[ Friday, January 20, 2006 ]
HIPAA, Pain Management, and Drug-Seeking Patients:
Got a heads up
from Walter Olson at Overlawyered.com noting the fine line
pain management doctors have to walk: if you give patients the drugs they ask for, you might go to jail
, or you might get sued by the family for aiding the patient's drug dependency; if you don't, you might get sued for failing to relieve the patient's legitimate pain. What's a doctor
to do when a patient shows up in the ER, or in your office, claiming to be in severe pain and needing, say, OxyContin?
The gut reaction of many is to check with other doctors in the community to see if the patient is a known drug seeker. There's a problem with that that's obvious to anyone reading this: it may be a HIPAA violation for the asking doctor to ask, and for the asked doctors to tell. You could try to call it a disclosure for treatment purposes, and you'd probably be justified in relying on that exception. But there's another answer, as one of Dr. Kevin's commenters noted: before writing the script, ask the patient for an authorization to contact other providers in the area to confirm that he's not a drug-seeker. There's a problem with that answer, too (in addition to the "pissing-off-the-patient" problem, which shouldn't stop anyone): you can't condition treatment on receipt of an authorization. I guess I'd tell the patient that I won't prescribe that without asking around town to make sure the patient isn't a drug-seeker, without saying it's an authorization (I'd rely on the treatment purposes exception), and allow the patient to withdraw the request and leave without the prescription. That way, you're not conditioning treatment on receipt of an authorization, but you're also getting implicit consent to the disclosure.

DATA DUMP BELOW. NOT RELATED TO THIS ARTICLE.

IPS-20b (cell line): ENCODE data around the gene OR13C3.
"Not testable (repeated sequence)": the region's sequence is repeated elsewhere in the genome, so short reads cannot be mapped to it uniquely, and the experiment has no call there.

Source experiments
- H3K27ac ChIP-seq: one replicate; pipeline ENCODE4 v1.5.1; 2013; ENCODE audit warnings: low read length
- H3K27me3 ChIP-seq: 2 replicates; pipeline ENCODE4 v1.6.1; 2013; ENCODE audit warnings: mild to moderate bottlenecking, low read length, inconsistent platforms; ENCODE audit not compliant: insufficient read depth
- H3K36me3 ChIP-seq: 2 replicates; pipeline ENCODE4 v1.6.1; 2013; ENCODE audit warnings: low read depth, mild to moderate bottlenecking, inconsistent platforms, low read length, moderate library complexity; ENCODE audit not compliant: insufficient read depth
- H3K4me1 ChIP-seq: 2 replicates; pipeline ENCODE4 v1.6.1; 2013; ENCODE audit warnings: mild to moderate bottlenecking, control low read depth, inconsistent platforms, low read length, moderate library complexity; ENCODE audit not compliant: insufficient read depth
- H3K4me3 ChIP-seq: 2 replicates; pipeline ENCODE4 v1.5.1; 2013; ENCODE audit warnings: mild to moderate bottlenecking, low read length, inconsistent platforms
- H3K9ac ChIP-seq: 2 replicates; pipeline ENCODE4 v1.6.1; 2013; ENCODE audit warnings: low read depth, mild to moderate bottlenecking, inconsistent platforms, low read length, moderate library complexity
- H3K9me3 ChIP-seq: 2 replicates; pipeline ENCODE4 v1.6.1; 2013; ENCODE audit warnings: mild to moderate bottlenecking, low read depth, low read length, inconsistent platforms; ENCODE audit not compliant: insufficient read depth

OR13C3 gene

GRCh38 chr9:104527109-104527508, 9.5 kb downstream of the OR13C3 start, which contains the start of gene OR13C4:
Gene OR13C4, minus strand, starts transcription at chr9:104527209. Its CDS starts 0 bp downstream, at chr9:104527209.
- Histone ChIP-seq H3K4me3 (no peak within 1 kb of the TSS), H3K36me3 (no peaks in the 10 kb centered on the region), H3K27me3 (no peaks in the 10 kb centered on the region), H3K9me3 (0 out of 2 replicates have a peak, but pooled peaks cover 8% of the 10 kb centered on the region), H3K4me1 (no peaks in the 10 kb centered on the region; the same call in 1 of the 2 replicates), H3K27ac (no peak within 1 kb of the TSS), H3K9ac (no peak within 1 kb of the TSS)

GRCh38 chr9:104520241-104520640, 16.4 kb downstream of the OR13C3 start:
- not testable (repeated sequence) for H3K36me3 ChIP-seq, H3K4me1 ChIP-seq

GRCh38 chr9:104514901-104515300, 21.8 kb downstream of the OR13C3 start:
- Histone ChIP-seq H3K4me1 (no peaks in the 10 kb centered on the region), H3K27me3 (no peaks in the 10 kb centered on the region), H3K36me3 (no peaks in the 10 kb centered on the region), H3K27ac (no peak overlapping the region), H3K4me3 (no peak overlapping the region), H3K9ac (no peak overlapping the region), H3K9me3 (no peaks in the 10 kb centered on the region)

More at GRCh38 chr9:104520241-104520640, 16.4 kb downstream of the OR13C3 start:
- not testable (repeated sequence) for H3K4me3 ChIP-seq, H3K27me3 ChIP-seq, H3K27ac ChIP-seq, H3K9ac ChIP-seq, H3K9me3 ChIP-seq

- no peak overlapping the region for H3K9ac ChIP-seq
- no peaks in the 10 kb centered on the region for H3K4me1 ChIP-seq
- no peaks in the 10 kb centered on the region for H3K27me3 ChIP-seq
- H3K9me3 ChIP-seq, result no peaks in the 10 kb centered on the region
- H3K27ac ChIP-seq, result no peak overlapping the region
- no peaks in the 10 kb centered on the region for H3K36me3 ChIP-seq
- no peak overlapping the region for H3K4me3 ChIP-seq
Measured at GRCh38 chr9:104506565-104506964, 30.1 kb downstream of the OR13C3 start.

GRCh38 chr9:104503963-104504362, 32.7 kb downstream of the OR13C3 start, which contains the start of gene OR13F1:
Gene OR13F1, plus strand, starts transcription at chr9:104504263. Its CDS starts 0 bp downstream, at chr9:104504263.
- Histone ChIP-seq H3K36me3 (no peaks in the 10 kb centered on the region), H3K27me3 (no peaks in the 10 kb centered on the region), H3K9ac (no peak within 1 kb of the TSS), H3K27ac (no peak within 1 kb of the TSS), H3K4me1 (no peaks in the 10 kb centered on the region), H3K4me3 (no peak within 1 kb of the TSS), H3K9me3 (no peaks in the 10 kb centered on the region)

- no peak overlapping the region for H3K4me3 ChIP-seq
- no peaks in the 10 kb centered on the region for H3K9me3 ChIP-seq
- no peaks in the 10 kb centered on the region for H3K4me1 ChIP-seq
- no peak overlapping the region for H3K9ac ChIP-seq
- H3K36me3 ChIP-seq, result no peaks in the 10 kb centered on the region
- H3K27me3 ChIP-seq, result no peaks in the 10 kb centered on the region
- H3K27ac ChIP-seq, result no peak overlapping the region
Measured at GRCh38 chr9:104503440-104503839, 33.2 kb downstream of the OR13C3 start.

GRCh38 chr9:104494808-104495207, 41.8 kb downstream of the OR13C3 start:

Jeff [9:52 AM]
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